Getting a Mortgage? 7 Things You Should Know

Getting a mortgage is most likely the most expensive purchase you will ever make. Because of this, it's best to be as prepared as possible before starting the home buying process. Whether this is your first mortgage or your third, here are seven things you should know before getting a mortgage.

7 Things You Should Know Before Getting a Mortgage

Your credit score

Your credit score will determine the interest rate you are able to qualify for. If your score falls in the "Excellent" range (740-850), you will qualify for the best interest rate possible. Knowing your credit score and what type of rate you will qualify for beforehand can help you determine how much house you can actually afford. With a higher interest rate comes a higher monthly payment, so this should be one of the first things you determine.

You can view your credit score for free on My LendingTree.

Your budget

Next, determine how much you can comfortably afford to spend on a home. Most mortgage lenders will not want your debt-to-income (DTI) ratio to exceed 43 percent, including your new mortgage. To calculate your DTI, divide your monthly debts by your monthly gross income. If you have $1200 in debts (car payments, student loans, credit card payments, etc.) and $5000 in gross monthly income, your DTI is 24 percent. Now, say you have a mortgage payment of $900. Your debts are now $2100, making your DTI 42 percent. This means you could qualify for a mortgage payment of right around $900 per month.

Even if your DTI is low, you want to determine for yourself how much you can comfortably afford to spend on a home. You might have daycare expenses, for example, which are not viewed as a debt when calculating DTI. You might travel frequently or spend a significant amount of money on entertainment each month. Make sure to include these expenses when figuring out how much to spend on a home.

Use our mortgage calculator to see how much you can afford on a home.

The size of your down payment

The amount of money you can put down will come into play when it comes to getting a mortgage. An FHA loan requires a low down payment of just 3.5 percent. If possible, put 20 percent down to avoid paying mortgage insurance, which now lasts the life of the loan (however, you can always refinance your loan once you have built up 20 percent equity).

A strong savings account is necessary in addition to your down payment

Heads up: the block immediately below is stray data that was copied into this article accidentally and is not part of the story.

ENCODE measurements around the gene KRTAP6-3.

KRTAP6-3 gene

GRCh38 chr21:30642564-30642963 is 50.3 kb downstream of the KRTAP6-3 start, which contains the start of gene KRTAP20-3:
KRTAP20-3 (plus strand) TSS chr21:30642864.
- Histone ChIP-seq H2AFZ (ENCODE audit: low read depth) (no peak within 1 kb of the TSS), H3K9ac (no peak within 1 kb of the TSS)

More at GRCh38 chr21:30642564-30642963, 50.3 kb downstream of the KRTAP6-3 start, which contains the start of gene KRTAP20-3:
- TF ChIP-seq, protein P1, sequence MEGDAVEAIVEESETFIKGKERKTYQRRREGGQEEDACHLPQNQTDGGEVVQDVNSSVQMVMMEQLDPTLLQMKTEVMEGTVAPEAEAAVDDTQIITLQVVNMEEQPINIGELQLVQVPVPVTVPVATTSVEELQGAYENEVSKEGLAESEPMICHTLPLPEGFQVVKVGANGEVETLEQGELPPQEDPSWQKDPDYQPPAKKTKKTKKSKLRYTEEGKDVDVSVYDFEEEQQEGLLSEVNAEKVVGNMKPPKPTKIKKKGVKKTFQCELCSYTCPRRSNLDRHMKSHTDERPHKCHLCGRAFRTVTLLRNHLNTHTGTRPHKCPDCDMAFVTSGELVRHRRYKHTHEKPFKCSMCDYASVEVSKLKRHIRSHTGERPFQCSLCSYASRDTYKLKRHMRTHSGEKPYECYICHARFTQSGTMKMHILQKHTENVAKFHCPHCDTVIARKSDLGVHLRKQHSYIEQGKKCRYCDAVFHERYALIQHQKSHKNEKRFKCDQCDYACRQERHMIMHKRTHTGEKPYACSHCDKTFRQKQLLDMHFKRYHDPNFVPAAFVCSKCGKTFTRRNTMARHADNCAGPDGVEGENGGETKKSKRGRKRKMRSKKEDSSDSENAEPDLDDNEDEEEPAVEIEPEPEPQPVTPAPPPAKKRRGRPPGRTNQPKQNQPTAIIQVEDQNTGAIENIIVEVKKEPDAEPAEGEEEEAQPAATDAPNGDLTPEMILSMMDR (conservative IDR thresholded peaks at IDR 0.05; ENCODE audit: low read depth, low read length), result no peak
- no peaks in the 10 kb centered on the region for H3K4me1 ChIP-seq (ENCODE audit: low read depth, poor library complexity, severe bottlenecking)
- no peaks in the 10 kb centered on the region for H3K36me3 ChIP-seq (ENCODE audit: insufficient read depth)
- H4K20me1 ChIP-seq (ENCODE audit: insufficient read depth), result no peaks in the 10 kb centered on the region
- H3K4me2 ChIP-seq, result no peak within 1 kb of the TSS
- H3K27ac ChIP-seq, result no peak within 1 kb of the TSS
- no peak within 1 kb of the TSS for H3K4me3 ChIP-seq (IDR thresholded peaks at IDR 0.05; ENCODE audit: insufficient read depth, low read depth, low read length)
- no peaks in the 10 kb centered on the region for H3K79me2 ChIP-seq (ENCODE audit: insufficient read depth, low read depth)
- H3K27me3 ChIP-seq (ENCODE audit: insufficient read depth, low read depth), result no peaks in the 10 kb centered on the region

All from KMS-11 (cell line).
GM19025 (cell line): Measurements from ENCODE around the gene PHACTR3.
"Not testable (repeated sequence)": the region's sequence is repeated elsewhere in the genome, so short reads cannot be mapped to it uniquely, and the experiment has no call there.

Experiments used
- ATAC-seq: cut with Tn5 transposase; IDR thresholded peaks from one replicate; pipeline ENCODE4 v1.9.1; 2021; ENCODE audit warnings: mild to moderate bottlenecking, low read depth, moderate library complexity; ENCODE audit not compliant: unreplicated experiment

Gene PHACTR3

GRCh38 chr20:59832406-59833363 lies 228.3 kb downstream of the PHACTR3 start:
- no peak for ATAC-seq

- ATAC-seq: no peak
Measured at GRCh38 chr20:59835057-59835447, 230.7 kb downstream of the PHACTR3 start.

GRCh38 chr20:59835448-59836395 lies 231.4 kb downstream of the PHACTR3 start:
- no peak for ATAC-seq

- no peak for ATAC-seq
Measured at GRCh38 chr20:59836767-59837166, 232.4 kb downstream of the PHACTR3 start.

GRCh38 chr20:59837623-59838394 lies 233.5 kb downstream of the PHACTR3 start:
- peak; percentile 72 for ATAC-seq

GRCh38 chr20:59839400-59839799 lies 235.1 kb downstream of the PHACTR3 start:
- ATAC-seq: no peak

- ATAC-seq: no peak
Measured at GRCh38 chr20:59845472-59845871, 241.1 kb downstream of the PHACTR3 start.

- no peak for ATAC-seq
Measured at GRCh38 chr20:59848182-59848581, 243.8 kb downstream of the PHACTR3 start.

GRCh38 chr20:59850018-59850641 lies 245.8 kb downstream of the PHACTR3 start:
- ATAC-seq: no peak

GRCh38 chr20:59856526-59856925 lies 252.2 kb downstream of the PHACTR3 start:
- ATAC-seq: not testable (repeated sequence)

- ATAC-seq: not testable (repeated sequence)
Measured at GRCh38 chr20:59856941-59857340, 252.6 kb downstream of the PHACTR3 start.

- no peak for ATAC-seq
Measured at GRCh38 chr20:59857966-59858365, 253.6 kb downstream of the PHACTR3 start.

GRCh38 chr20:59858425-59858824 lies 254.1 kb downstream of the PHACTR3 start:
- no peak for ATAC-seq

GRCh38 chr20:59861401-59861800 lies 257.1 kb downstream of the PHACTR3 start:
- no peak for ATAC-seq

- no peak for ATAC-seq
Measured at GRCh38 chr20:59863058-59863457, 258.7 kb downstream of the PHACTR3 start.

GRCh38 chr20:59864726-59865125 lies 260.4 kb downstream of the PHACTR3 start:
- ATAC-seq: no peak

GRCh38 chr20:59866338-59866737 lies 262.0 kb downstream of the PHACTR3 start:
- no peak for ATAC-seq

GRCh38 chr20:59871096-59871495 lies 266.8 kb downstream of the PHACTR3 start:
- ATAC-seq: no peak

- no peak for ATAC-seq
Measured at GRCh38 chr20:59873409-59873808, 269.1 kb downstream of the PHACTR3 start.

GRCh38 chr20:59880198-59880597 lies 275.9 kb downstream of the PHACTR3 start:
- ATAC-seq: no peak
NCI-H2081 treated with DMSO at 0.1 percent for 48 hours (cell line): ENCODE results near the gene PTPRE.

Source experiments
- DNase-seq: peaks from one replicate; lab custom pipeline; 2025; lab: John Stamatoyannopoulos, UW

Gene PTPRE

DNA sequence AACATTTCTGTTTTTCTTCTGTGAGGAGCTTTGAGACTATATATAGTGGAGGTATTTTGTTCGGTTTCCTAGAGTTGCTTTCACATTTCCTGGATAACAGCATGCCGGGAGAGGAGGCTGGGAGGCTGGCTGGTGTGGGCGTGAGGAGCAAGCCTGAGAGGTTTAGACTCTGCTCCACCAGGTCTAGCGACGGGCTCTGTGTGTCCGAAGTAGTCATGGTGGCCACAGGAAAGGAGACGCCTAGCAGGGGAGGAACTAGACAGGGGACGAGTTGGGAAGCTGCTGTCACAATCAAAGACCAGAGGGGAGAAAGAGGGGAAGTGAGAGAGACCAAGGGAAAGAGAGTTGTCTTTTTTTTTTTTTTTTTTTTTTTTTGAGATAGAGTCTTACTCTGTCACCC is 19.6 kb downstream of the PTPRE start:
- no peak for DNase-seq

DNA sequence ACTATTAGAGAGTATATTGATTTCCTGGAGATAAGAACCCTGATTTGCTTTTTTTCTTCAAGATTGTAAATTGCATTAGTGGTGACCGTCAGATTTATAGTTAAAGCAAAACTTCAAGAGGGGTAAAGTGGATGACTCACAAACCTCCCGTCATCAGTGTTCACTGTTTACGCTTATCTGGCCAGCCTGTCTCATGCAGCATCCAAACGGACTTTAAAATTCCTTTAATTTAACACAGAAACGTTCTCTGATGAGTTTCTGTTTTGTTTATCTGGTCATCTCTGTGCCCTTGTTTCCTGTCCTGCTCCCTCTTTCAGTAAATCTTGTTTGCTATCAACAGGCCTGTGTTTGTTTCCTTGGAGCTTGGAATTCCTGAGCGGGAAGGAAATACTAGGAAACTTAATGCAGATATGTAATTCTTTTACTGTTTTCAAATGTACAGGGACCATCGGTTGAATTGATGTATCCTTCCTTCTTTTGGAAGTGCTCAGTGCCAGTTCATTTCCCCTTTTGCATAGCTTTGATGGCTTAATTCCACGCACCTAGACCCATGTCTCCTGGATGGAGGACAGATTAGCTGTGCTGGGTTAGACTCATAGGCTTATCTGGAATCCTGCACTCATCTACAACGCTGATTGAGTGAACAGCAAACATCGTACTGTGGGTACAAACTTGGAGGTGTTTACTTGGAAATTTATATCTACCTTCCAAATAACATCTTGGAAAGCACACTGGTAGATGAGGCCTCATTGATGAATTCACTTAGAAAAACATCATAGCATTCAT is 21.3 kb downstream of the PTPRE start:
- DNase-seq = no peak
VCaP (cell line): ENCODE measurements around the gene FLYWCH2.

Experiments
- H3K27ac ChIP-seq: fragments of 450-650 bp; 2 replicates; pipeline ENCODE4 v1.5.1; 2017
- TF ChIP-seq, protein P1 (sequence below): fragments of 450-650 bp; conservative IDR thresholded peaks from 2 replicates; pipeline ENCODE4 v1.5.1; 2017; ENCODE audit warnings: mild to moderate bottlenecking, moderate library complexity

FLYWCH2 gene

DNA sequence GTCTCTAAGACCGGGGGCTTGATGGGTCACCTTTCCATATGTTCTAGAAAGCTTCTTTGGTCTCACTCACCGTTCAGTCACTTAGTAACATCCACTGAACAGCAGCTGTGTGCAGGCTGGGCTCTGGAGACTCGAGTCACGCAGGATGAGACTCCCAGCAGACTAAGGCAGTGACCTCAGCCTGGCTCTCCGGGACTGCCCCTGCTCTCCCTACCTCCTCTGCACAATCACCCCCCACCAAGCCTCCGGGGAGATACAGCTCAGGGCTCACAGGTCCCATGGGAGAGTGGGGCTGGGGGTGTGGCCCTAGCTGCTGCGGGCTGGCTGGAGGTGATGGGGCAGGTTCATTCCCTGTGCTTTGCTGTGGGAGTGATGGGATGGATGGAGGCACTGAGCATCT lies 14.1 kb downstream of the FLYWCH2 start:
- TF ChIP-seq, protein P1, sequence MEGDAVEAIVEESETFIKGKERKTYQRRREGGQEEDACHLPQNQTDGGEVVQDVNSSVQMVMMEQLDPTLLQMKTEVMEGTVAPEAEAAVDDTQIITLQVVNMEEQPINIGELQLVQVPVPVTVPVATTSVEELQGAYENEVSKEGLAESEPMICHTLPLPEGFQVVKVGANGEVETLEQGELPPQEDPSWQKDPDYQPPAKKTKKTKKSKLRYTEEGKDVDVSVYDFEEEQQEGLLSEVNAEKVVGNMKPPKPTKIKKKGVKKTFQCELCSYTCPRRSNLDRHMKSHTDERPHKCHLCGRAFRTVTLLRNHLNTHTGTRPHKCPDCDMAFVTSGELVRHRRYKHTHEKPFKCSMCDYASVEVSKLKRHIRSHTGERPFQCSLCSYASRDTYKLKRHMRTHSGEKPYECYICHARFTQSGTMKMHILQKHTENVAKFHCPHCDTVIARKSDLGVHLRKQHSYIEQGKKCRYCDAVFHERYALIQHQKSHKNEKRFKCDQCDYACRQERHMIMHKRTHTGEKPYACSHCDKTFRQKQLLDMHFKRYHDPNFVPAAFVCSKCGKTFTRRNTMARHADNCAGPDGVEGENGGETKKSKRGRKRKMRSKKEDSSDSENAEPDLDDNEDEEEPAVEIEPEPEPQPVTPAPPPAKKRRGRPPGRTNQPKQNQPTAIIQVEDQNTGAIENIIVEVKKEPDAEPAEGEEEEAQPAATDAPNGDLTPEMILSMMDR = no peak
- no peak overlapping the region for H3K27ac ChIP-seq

Do not use all of your liquid cash as your down payment. After your down payment, you want to have ample savings left as a cushion. Something could break on the home, you might need new furnishings, you could lose your job and you'll need to pay for moving expenses.

See 5 Reasons Not to Clean Out Your Savings for a Down Payment

The type of loan you want

Do you want a 15-year loan or a 30-year loan? A fixed rate or a variable one? There are pros and cons to each, but if you can swing it, a 15-year fixed-rate loan will cost you the least amount of money in interest (not factoring in any future refinances).

There are also different types of home loans, including conventional loans, FHA loan, VA loans, jumbo loans and conforming loans. If you have a small down payment, an FHA loan will be your best bet, as those loans only require 3.5 percent.

It pays to shop around

Before getting a mortgage, you should know that you will save potentially tens of thousands of dollars by shopping around and making sure you get the best deal. Most likely, your real estate agent will recommend a broker to you. Go ahead and get a quote, but also get a quote from your local bank or credit union and online lenders. At LendingTree, we do the shopping around for you by finding the best lenders for your unique situation. Simply fill out one form and let us do the work.

When comparing quotes, make sure to compare apples to apples—meaning closing costs, fees, the interest rate, the APR and the type of loan.

It's best to pay cash for closing costs

While you can usually roll your closing costs in with the loan, it's best to pay for them cash. If you do roll them into your loan, you are using equity in your home to front the costs, and you're paying interest on those costs for the life of the loan. Depending on your loan amount, closing costs can range from a few thousand to $12,000+, with the average being $3,700. When saving for a down payment, factor closing costs into the total amount you'll need to save.

Once you've prepared to get a mortgage, you can contact a local real estate agent and get to shopping. Congratulations!

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